Credit: Flickr/Jamie Moore
New Yorkers spend most of their time on the subway either stressing over train delays or wondering why the dude manspreading next to them is wearing a velour jumpsuit and eating a full plate of spaghetti. Straphangers abroad have similar woes, but with an added bonus: Many of their subway stations are actually nice to look at!
And to prove just how good other subway riders have it -- at least in terms of aesthetics -- we scoured the world's metro tunnels to find the 10 coolest subway stops on Earth.
SPOILER ALERT: Times Square - 42nd Street didn't make the cut.
Credit: on-a Architecture Lab
It might look like a set from Tron or Star Wars, but that wasn't always the case. Drassanes station's proximity to the Port of Barcelona resulted in some pretty serious flooding problems a while back, and as a result, the station was remodeled in 2007. Architectural firm ON-A led the charge and wanted the space to emulate the look and feel of a train car, with glass-reinforced concrete panels and zig-zagging overhead lights.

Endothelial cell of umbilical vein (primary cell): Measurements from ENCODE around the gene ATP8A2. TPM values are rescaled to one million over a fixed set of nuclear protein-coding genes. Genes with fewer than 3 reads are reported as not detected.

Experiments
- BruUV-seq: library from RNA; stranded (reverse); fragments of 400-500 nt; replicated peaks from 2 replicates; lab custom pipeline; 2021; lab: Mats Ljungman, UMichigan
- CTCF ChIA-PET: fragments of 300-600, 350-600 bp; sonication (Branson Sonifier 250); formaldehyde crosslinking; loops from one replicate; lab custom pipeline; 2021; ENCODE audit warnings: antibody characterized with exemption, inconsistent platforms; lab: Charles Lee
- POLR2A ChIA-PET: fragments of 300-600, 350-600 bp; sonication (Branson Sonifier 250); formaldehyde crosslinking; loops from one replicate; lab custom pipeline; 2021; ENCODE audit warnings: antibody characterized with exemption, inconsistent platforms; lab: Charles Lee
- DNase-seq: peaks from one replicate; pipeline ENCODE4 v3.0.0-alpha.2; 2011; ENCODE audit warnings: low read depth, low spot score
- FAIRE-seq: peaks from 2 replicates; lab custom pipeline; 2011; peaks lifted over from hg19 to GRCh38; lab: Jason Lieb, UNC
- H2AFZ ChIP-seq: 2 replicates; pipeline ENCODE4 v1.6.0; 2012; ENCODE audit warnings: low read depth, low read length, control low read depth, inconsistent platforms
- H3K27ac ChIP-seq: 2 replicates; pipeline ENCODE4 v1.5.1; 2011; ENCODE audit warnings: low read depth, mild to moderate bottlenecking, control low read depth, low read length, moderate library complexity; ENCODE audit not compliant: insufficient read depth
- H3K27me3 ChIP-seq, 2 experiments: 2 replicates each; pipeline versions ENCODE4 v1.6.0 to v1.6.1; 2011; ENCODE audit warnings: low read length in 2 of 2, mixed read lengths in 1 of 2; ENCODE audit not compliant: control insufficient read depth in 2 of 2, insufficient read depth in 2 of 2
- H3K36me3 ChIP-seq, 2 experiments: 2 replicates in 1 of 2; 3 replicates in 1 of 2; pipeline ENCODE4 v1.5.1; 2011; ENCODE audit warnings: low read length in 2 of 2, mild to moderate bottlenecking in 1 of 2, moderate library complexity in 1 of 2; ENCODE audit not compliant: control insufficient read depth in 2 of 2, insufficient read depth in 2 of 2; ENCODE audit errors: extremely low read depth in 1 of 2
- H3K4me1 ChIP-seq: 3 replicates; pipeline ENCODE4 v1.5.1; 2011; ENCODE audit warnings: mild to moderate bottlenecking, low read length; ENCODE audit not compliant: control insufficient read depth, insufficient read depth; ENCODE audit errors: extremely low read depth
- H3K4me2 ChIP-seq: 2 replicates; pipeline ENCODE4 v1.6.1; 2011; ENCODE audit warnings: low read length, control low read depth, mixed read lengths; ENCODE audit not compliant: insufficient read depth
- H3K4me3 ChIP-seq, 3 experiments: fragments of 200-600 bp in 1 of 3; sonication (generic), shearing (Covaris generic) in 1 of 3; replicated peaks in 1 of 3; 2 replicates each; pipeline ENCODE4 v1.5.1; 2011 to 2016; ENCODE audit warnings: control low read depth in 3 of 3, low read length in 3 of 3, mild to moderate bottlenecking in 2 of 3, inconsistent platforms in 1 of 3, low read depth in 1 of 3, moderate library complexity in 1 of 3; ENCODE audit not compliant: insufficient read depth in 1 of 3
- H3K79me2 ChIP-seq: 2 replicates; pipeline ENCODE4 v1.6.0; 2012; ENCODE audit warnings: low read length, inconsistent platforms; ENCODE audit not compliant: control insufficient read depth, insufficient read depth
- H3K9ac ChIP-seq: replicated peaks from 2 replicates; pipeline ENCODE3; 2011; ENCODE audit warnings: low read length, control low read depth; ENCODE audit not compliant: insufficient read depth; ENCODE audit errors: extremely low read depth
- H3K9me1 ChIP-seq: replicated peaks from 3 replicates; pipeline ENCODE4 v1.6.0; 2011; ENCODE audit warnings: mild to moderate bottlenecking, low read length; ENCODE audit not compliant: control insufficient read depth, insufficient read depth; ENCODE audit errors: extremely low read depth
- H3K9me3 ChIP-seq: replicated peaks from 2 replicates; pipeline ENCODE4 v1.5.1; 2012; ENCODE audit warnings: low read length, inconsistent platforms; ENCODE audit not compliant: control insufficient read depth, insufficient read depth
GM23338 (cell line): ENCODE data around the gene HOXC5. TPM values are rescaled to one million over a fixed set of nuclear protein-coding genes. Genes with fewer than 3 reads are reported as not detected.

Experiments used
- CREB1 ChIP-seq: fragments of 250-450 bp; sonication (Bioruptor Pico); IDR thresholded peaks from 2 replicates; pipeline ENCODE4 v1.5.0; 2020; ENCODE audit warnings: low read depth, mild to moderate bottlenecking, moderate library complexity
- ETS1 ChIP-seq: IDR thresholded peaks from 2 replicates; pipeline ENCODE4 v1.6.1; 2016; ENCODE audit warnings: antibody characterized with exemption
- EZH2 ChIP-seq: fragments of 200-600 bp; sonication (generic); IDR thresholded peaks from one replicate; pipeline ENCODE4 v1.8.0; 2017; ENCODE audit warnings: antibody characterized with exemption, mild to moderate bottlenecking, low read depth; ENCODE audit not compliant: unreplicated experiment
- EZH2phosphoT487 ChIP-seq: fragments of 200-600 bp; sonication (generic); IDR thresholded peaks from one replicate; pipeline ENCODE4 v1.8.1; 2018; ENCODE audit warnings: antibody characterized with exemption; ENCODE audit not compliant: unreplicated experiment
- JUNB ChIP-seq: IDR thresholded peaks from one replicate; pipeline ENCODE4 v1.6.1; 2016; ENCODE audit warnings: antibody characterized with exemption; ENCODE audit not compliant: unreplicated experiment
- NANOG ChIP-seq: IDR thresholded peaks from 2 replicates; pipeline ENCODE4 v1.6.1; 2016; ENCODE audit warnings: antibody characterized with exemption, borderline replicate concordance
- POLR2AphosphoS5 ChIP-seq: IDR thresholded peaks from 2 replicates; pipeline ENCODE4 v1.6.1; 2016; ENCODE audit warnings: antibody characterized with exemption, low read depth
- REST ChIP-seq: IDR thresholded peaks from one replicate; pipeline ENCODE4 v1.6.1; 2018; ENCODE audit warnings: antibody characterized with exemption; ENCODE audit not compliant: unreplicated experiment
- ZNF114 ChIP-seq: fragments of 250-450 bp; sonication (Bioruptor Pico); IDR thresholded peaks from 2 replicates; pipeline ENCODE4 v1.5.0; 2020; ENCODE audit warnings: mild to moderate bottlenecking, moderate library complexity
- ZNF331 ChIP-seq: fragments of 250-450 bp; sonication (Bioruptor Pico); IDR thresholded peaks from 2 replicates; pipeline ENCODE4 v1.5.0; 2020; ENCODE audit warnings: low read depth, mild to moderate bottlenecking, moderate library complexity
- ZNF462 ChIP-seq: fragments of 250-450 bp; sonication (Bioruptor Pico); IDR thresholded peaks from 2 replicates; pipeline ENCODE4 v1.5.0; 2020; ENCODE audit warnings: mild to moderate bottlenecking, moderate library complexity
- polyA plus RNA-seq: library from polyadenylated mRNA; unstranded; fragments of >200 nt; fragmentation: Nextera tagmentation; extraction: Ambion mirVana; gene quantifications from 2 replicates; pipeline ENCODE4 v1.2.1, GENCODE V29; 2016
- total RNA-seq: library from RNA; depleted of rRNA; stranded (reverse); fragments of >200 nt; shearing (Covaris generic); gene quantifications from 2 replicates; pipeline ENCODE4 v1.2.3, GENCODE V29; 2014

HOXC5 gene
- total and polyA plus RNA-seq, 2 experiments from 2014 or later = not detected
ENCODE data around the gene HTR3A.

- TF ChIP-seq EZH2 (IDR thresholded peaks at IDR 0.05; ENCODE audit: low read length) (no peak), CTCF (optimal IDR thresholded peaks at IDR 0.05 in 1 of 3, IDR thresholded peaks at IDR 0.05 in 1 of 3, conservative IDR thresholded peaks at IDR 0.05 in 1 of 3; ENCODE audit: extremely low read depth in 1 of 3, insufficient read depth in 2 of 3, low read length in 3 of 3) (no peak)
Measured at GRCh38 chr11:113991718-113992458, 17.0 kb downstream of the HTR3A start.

Credit: Flickr/Achim Lammerts
This stop on the Munich U-Bahn was named after a 16th-century Flemish painter and, as such, has an artsy feel; the walls, ceilings, and pillars are all bathed in the colors of the visible light spectrum. It's a captivating sight to behold, unless you're colorblind.
Credit: Wikimedia Commons user Yulu
Arguably the most striking Metro station in Taipei, Jiantan received almost instant recognition for its distinctive design, a blend of modern minimalism and traditional Chinese dragon-boat styling. Jiantan is often packed with evening travelers thanks to the nearby Shilin Night Market -- one of the busiest in the city.
Burj Khalifa/Dubai Mall Station
One of the Dubai metro's busiest stations, it opened to the public on the same day as the nearby Burj Khalifa and is a prime example of the uniform design implemented throughout the metro system. It also features a climate-controlled, 2,690-foot footbridge that allows people to visit the Dubai Mall without having to take a bus. How walking the equivalent of nearly 10 football fields is any better than taking a bus, though, is anyone's guess. Even if it does have A/C.
Credit: Flickr/Milton Correa
Sitting, as the name would suggest, at the center of Stockholm's metro system, T-Centralen serves as the crossroads for all three of the city's subway lines. Like several other stops on the Blue Line, T-Centralen is noteworthy for its painted bedrock ceilings and walls that make you feel like you're in an actual cave -- albeit a well-lit, and intricately painted one.
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